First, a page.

Oct. 16 ~ My civility is not dependent on yours, or vice versa. #civility
*I want to brag on our 8th and 9th graders at St. John’s. We talked about this same same thing in class, and they totally get it. We were based in the Sermon on the Mount, Matthew 5:21-22, but also looked some good stuff from Paul and James: Ephesians 4:29, Romans 12:14-18 and James 3:10. I believe one student said that making sure we aren’t just returning incivility for incivility is the “adult” thing to do. Can we get that message sent to our presidential candidates?
Someone else being uncivil is never license for me to abandon civility in my responses. The need for civility, the responsibility to be civil, these are mine to carry and hold. The same is true for every person.
Civility breaks the cycles of violence in both actions and words. Civility gets a foot in the door and begins to change the kind of conversations we are having when we allow the other person’s incivility to not be met in kind… or when they grace us by overlooking our incivility.
So yeah, break the cycle. Ignore the incivility on another’s part. You and me, we can model and live civility whether everyone else follows along or not!
Oct. 2 ~ An opportunity of civility: one who disagrees with you is not necessarily evil or an “enemy.” #civility
*Four years later, this is an important point to be made. We don’t have to hate people who think differently from us. Being different shouldn’t automatically make us enemies, but can present us with an opportunity to learn. This doesn’t mean that I capitulate to other ideas or that lose my right to an opinion, or that I stop opposing ideas that I find destructive. This doesn’t mean that all ideas are equally valid and constructive. Civility will fundamentally change me, not someone who disagrees with me. Civility prepares me for discourse and debate. Lacking a need to hate another person leaves me free to imagine a time when can we work together.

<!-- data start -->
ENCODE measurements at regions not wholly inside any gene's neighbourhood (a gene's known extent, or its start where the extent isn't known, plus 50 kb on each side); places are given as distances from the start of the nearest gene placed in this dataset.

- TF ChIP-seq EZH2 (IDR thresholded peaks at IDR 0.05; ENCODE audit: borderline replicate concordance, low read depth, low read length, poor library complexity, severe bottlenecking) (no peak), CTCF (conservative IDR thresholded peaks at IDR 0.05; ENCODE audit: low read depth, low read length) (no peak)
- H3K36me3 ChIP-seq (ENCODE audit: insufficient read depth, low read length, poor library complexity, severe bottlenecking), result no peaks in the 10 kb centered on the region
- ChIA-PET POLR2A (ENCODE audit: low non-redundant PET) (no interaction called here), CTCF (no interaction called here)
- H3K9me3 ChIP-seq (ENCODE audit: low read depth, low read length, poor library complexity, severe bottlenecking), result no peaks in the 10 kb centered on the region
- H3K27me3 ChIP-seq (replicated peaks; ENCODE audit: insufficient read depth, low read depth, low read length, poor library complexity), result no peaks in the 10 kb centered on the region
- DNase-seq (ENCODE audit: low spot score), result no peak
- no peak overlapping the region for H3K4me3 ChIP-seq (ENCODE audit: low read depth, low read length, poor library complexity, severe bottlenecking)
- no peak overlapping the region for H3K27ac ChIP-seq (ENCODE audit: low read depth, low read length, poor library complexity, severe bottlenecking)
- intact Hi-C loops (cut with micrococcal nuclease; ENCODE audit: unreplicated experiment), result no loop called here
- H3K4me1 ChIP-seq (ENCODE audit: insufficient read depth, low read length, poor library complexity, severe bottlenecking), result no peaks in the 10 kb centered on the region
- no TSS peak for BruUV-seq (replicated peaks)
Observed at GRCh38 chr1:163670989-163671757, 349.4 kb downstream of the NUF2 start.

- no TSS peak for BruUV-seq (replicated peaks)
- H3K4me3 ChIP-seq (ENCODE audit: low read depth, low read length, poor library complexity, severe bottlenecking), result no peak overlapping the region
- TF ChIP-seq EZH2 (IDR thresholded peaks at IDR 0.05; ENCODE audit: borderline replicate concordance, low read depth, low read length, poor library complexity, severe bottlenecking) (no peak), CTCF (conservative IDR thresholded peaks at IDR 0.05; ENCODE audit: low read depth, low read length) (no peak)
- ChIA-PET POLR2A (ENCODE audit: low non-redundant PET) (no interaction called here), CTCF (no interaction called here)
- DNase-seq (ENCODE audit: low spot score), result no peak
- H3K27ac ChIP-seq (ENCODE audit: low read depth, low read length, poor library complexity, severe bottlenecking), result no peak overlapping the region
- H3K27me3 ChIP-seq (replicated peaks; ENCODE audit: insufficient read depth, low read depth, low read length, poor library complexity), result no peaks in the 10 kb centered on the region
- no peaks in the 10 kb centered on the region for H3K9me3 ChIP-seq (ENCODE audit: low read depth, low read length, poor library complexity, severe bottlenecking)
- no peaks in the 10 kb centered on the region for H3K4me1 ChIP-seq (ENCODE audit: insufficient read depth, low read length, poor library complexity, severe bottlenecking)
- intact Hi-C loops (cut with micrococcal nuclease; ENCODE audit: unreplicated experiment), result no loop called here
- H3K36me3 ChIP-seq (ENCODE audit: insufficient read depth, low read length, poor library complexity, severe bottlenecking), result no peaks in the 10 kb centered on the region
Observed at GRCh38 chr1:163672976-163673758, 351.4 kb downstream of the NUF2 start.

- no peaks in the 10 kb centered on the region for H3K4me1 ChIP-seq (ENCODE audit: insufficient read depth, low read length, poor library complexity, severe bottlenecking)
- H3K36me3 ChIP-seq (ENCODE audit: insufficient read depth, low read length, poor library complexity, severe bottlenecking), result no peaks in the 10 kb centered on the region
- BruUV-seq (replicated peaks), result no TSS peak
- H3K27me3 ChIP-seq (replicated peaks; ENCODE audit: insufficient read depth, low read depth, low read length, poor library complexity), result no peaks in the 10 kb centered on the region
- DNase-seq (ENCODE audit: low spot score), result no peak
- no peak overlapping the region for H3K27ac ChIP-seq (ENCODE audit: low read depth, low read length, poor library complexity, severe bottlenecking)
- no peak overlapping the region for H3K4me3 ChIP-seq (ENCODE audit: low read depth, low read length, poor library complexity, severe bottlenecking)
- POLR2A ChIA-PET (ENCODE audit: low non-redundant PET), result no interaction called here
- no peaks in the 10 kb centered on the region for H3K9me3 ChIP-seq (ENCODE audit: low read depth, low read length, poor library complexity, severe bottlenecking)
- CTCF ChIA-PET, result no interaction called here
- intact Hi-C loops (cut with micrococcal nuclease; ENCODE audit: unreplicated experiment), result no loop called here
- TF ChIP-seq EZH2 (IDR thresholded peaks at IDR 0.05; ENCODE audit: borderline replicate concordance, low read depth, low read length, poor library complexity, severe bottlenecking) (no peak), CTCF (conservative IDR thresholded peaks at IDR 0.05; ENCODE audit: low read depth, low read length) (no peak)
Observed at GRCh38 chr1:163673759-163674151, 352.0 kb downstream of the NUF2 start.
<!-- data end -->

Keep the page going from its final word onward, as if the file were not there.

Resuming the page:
That’s right, not everyone who thinks differently than you is evil, wrong, horrible or an enemy to fight and defeat. Incivility has a way of vilifying the other person and making any type of respectful sharing or discussion impossible.
The opportunity of starting from a place of not judging and condemning the other person allows us to listen better and to listen more fully. Once we decide an opposing idea or person is simply evil, there’s no recourse but to defeat it. If we allow the other person to be whole, genuine, and good, until proven otherwise, then we are able to ask good questions, get to know them, and to engage what they are saying for a better understanding.
In this way, should an idea (and even the person holding it) be found within our civil discourse to be lacking fundmental goodness, honesty or better intent, then we are far more ready to oppose the idea and present a better way. Incivility on our own part will have removed that opportunity.
Civility is the strongest foundation for debate.
Proverbs 12:16, “Fools show their annoyance at once, but the prudent overlook an insult.”
Truth is, not everything needs to be answered. Not every slight or offense needs to be acknowledged. Giving that satisfaction to every insult only validates the insult and often hands the reins of power to the other person. Incivility grows as the cycle of insult and response grows and continues.
Not every insult is even intentional. Take a deep breath. Buy yourself some time to chill out and reflect. And even if you figure that the insult, the other person’s incivility, was intentional… you can still just let it go. You know that thing Jesus said about “turning the other cheek” (Matthew 5:38-42) is maybe one of the most quoted and most misunderstood verses. Jesus didn’t say that we always let the accuser or the attacker have their way with us. Jesus said, “You have two cheeks, so use them both.” Go check it out… it’s in the context of Jesus pointing out how an “eye for an eye” and “tooth for a tooth” aren’t the only options we have for facing evil.
The eye and tooth thing was a restraining rule, it was meant to keep the aggrieved from unnecessarily escalating an offense. In other words, don’t take a whole head for an eye, or an arm for a tooth. But we’re so bad about managing our anger, we just keeping taking teeth and eyes until there’s nothing left for anyone. Slow things down… delay the fight… turn and present the other cheek.
We don’t need to be a people who leap to a fight. We don’t need to be a people who feed the trolls or the beast of incivility. We can leave that one to the foolish. It’s a hard teaching, found in both the proverb above and the words of Jesus. Being a victim of incivility does not license me to respond in kind.